For all our evident hunger for news of every royal utterance, appearance and baby-head protuberance, we're starved of information from one quarter of palace life: the bedroom. Which is good. Surely only the most obsessed flag-waving nutter would want to know what goes on in the Queen's bedroom. But the monarch's nocturnal activities (and emissions... read on) weren't always so private.
Lucy Worsley, chief curator of the Historic Royal Palaces, was our intrepid and relentlessly jolly guide. "I'm going to get into bed with kings and queens!" she said with one of many suggestive winks. Her Tales from the Royal Bedchamber began way back in medieval times, when the finest bed clothes were made of the white belly fur of red squirrels, and the warders of the royal robes used to keep them in, yep, royal wardrobes.
Then, and for centuries thereafter, the royal beds were stages for high drama that could decide the fates of whole dynasties. Beds were formal meeting places, where courtiers jostled for the best access to the royal ear and, in the case of the "groom of the stole", the royal arse (it was his job to help the king do his other business, which makes Prince Charles's rumoured use of a valet to squeeze out his toothpaste seem quite modest).
Chambers became so grand that royals would often do their actual sleeping in smaller quarters. There they could openly employ mistresses as official members of the royal household, further fuelling public interest in their private lives. Henry VIII was particularly entertaining, of course. When Anne of Cleves insisted the reason for his bid to get rid of her was impotence, not her unfortunate looks, Henry got doctors to announce his nocturnal emissions to the House of Lords.
Queen Victoria later shut the door on such unseemly revelations. By the time of her reign, there was also less need and demand for bedroom intrigue as the balance of power shifted to Parliament. But that threw up new complications. When Victoria invited the Tory Robert Peel to be Prime Minister after the fall of the Whig Lord Melbourne, Peel refused unless she dismissed her Whig ladies of the bedchamber. She was outraged but eventually compelled to do so.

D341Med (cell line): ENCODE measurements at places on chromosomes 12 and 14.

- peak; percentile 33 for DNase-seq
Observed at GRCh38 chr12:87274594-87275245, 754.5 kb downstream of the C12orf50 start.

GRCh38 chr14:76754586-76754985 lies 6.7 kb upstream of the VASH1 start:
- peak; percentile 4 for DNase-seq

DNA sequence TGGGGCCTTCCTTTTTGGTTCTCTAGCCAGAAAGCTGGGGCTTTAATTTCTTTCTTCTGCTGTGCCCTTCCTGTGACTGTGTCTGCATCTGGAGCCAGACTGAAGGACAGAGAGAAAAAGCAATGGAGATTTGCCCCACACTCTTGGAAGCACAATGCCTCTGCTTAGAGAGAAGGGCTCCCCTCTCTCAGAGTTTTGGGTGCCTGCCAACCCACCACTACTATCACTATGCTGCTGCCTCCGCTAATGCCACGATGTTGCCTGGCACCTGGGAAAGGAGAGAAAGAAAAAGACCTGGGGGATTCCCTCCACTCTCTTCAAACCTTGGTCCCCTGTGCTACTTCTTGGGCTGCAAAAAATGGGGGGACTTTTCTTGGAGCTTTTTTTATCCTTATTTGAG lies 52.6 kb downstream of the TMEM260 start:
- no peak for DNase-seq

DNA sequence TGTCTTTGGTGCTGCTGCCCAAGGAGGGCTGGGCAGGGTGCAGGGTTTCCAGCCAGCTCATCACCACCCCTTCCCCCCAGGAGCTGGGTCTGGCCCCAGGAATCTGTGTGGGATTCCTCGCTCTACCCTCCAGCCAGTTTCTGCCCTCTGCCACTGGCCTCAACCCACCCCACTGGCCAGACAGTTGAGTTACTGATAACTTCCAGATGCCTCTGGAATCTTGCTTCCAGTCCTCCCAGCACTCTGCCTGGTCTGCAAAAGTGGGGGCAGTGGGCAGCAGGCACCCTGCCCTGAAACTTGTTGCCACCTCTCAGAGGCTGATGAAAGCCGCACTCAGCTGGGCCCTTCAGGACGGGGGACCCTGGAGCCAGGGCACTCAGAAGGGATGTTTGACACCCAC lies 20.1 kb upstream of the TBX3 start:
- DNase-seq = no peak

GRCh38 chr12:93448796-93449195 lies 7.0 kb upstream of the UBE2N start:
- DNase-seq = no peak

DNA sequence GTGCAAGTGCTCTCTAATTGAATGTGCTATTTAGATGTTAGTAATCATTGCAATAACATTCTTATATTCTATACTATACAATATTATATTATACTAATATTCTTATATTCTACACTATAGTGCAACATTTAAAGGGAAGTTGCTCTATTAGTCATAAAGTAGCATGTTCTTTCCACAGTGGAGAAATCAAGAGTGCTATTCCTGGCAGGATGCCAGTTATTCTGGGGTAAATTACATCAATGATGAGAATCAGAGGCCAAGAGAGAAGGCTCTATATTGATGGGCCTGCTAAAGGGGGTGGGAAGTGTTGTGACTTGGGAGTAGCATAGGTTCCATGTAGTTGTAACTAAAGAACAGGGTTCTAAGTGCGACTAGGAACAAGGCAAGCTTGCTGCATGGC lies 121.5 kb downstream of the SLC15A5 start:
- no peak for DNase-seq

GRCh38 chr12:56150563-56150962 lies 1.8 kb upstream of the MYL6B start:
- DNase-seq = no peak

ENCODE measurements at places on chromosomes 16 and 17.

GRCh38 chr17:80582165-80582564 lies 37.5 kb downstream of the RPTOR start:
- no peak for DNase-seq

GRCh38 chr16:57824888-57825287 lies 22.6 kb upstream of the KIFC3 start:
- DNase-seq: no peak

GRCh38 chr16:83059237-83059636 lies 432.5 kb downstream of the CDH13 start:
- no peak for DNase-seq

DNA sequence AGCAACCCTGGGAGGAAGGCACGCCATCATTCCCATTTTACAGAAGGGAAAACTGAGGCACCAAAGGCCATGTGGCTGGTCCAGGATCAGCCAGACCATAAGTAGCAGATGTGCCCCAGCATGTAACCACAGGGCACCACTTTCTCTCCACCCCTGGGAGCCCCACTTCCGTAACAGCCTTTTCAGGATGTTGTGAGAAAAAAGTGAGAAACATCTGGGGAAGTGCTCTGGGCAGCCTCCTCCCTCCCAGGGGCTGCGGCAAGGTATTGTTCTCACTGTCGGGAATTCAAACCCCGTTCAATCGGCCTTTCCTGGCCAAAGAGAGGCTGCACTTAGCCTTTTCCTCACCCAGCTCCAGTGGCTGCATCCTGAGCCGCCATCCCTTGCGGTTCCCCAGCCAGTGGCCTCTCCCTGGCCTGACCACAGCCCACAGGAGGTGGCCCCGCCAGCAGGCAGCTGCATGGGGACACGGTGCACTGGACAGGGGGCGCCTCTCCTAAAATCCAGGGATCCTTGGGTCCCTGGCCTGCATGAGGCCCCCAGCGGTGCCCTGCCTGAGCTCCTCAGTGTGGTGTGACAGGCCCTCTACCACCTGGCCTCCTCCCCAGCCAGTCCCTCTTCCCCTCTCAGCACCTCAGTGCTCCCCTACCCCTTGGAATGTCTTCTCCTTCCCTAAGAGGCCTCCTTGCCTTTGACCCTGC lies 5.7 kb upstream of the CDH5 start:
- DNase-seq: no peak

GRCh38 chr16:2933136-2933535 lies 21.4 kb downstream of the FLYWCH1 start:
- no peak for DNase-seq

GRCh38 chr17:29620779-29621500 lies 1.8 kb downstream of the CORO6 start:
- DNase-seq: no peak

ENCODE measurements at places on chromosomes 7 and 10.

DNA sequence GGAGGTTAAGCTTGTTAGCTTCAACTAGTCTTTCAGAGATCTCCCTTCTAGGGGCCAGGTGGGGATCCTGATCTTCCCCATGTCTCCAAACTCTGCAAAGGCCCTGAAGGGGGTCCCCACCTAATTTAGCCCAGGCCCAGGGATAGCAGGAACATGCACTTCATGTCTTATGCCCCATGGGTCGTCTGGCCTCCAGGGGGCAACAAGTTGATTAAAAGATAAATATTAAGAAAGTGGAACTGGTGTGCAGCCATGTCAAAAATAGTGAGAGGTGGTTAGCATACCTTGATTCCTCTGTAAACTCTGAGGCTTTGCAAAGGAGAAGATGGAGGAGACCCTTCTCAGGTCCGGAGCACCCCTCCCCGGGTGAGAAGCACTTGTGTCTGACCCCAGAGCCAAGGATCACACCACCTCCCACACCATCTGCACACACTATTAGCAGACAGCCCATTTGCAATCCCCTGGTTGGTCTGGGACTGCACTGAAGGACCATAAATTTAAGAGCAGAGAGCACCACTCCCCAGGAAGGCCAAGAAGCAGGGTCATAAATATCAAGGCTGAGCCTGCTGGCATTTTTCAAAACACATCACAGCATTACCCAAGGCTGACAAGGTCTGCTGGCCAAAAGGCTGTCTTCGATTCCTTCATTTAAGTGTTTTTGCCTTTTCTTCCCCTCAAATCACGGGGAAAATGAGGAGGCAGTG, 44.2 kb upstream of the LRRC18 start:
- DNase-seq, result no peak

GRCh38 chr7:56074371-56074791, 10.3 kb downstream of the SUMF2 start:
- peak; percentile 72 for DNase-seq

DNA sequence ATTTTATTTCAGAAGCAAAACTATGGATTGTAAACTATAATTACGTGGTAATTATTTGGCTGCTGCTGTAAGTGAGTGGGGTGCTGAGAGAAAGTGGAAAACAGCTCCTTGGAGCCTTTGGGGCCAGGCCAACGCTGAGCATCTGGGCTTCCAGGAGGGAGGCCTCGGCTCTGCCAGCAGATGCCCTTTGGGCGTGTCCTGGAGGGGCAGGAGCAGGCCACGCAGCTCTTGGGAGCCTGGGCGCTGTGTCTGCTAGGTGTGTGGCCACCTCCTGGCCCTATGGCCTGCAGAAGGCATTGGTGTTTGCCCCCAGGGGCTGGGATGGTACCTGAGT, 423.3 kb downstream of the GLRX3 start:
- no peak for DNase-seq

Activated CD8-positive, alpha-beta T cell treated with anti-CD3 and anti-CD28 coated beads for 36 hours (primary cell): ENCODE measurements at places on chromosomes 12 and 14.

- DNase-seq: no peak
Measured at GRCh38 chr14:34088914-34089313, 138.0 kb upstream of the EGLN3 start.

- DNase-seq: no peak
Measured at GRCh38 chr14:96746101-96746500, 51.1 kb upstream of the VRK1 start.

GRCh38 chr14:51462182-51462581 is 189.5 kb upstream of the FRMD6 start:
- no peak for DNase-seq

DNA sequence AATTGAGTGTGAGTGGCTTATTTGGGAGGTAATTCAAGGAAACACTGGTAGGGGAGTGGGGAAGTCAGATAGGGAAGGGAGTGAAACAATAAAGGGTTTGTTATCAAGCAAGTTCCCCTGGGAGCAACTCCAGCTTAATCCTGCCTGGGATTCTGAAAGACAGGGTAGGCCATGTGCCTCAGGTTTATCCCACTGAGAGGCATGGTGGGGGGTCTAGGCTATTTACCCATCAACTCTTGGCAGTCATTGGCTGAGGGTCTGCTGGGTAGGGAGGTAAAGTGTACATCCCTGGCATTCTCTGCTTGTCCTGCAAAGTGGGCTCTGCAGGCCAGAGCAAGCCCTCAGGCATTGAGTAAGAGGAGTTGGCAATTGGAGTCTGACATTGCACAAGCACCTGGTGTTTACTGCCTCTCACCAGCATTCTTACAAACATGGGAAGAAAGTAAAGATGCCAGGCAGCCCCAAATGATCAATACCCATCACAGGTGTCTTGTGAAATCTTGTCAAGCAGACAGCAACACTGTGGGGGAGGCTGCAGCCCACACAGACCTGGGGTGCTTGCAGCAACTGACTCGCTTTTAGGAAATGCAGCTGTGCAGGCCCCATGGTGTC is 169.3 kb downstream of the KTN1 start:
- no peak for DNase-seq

Victoria otherwise enjoyed the privacy of her time, which was greater even than that afforded to today's royals. Most illuminating, given the contemporary hysteria around a certain boy George, was a newspaper clipping Worsley clutched. It reported, in passing, the arrival of a Victorian baby. "The Queen was brought to bed after an indisposition of a few hours." It's enough to make a republican nostalgic.
Rick Stein's family history, revealed in his hour-long search for decent food in Hamburg and beyond, was more conventional if also quite German. The Steins were loaded farmers-turned-distillers from Düsseldorf whose riches eventually helped a young Rick open his first restaurant. He had long wanted to return, he told us, to prove there was more to the food of his forebears than sausage and pickled stodge.
Tellingly, Rick Stein's German Bite was a one-off show. Stein tried very hard to challenge the sauerkraut stereotype, recruiting his son for a time as he toured the country in a camper van. There were some tempting finds. I wanted to reach out and grab the pickled herring, and the white asparagus with ham and hollandaise prepared by Stein's posh relatives even looked delicious. But the rest of it sat rather heavily in the stomach.
After a diversion to the kitchens of the "German Jamie Oliver" and a bizarre sequence with the German-Ethiopian presenter of a show about Stein's show, Rick delivered a rather awkward toast at a family bash to end his journey. "German food is what it is," he said by way of thanks before hotfooting it back to Cornwall. "Seasonal and robust."